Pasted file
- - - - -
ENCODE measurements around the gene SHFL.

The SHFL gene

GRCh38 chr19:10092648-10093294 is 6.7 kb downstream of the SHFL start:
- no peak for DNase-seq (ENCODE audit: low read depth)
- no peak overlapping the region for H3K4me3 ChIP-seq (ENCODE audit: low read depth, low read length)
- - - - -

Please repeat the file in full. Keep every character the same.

ENCODE measurements around the gene SHFL.

The SHFL gene

GRCh38 chr19:10092648-10093294 is 6.7 kb downstream of the SHFL start:
- no peak for DNase-seq (ENCODE audit: low read depth)
- no peak overlapping the region for H3K4me3 ChIP-seq (ENCODE audit: low read depth, low read length)